Critical startup basics I couldn’t really understand by reading #1: Value

Step 0: Pitching value

Some of your first pitches are to investors. While it is best to derisk as much as you can, when raising a seed you simply are not going to be able to back up every claim.

Step 1: Technical value: What vs. Why

I remember when I was much younger, I watched an interview with Woz. He mentioned how he used to be able to show people what something does, while today he knows to show them what it does for them.

What problem does my technology solve for my customer?

And continue by examining precisely who that customer is, and what they currently use to solve that problem,

Step 2: Technical value vs. business value

While your solution may solve the world’s problems, and may have unbelievable technical value, is it a business requirement?

“Deploying data across endpoints which will redirect attackers’ efforts to environments we control, detecting them faster along with the associated forensic information.”

While faster detection is valuable, it may not be enough. A lot of solutions would try to claim being faster at something. Another pitfall is showing value, but not one that directly affects your customer:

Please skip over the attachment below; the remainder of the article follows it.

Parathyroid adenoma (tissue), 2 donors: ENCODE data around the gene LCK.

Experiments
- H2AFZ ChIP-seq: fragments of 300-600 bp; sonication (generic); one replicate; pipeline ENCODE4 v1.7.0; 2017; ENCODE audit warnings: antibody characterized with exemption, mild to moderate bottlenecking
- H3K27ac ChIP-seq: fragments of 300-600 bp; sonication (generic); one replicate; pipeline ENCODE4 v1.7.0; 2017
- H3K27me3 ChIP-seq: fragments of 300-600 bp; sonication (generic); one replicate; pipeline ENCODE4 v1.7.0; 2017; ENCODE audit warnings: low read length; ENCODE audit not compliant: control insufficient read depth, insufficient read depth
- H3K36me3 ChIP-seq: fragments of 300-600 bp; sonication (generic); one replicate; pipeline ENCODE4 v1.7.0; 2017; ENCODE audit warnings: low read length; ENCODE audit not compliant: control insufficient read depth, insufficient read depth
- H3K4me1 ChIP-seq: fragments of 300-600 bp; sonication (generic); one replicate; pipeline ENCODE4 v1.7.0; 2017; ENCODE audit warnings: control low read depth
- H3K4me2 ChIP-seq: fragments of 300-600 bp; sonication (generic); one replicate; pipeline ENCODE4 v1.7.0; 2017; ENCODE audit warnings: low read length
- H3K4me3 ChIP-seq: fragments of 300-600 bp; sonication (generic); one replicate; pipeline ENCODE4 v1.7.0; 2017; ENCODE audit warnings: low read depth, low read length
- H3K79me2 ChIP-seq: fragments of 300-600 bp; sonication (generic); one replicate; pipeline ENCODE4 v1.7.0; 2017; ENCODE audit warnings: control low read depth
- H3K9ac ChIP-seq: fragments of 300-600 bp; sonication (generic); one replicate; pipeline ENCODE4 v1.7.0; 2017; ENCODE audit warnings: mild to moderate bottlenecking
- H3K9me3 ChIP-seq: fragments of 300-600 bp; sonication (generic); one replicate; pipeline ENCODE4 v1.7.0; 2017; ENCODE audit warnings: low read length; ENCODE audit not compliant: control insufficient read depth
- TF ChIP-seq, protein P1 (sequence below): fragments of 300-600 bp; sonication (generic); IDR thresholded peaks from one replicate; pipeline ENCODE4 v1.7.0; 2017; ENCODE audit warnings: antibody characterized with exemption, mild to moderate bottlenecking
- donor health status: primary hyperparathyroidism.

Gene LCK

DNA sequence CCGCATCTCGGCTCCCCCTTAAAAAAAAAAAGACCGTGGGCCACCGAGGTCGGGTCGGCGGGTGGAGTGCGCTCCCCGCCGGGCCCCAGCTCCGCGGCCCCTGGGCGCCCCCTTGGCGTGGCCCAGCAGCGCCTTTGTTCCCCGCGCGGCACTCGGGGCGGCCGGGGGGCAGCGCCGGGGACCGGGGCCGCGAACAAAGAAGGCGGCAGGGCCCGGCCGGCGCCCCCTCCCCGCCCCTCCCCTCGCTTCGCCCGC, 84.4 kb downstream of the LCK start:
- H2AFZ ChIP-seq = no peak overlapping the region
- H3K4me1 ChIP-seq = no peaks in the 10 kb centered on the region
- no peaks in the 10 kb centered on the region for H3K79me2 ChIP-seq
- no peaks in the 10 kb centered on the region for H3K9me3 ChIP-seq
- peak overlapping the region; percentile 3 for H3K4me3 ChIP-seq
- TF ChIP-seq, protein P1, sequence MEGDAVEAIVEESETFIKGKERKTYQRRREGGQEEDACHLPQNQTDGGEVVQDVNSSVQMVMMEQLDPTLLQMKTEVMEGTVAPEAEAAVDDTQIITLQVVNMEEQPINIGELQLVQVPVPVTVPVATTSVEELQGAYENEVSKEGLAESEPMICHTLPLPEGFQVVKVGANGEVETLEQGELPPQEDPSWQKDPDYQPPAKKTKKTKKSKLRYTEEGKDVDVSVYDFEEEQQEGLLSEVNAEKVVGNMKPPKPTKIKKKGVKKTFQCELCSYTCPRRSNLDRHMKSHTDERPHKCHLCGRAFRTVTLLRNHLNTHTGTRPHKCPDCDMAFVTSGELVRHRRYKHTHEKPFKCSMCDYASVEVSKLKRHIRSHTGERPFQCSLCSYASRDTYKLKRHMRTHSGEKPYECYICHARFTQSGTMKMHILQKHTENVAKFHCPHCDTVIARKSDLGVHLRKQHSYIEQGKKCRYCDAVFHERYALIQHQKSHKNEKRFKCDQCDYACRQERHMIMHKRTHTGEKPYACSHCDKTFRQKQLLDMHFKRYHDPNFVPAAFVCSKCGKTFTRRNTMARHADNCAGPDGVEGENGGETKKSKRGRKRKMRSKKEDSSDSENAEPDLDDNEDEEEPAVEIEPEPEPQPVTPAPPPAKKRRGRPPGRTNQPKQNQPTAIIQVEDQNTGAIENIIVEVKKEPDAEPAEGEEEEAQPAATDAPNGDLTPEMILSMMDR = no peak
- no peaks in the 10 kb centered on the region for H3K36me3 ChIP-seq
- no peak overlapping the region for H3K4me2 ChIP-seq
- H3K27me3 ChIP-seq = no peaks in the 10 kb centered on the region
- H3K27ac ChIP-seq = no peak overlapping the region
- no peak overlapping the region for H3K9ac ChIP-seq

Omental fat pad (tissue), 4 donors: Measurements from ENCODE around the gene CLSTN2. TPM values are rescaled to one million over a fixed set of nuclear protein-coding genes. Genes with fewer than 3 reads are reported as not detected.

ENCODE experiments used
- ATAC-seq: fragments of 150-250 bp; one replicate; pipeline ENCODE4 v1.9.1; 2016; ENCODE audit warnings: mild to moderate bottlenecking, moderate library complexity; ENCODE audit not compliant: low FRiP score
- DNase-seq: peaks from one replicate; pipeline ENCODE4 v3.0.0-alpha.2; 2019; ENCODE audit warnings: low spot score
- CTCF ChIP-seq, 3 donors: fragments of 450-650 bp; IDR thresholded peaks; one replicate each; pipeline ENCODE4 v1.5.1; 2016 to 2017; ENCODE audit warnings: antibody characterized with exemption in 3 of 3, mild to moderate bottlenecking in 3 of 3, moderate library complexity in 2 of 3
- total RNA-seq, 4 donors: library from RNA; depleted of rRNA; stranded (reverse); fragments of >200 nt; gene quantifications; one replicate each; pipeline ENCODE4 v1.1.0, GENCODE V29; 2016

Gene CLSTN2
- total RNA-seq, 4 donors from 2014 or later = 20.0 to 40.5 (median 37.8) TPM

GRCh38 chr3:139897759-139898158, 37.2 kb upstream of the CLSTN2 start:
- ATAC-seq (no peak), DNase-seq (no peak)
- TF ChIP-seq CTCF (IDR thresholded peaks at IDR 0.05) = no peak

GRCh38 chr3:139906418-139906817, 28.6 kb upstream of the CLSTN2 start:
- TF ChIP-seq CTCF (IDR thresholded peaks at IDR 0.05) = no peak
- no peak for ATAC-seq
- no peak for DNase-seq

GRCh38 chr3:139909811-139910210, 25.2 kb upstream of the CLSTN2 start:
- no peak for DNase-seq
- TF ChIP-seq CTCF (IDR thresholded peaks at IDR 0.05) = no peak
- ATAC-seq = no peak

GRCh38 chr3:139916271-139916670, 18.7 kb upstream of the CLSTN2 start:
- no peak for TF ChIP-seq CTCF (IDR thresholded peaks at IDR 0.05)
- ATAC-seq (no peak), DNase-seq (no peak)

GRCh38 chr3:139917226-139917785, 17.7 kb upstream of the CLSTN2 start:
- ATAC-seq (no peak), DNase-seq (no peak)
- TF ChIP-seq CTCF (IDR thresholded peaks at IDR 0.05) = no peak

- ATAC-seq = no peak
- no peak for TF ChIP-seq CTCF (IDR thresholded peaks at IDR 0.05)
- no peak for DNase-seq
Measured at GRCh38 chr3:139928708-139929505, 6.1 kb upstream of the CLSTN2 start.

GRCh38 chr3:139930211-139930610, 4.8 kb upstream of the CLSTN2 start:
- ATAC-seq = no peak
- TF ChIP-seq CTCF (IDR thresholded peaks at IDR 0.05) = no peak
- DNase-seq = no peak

“Punching attackers by shifting the economics on them. Increasing their costs exponentially, catching them and collecting the associated forensic information much faster.”

Instead, an example business value proposition, or benefit — The why, would be:

“Cyber deception counters attackers once they already gained access to your environment. It provides with visibility into your perimeter, with a control for catching attackers once they attempt lateral movement.”

Step 3: Qualifying your customer

Only when you explain the business value would you be able to start exploring your market. You’ll also be able to gather feedback on how palatable the idea is to your potential customers. Being right too soon is a major sin of entrepreneurship.

Step 4: Shifting with your customer vs. educating the market

Constantly reexamine your messaging. Pivoting does not have to be changing what your company does, it can be as simple as adjusting your value proposition to fit what you do to what your customer needs. Product market fit is undeniable when it exists. Your growth is like fire burning through a dry field. However, product market fit is rarely immediate.

MVP as a way of life

Value is not just about messaging. Your entire startup must be a part of the value seeking process. I am happy to explore new technologies, but I always ask myself: Why? What is the customer value?



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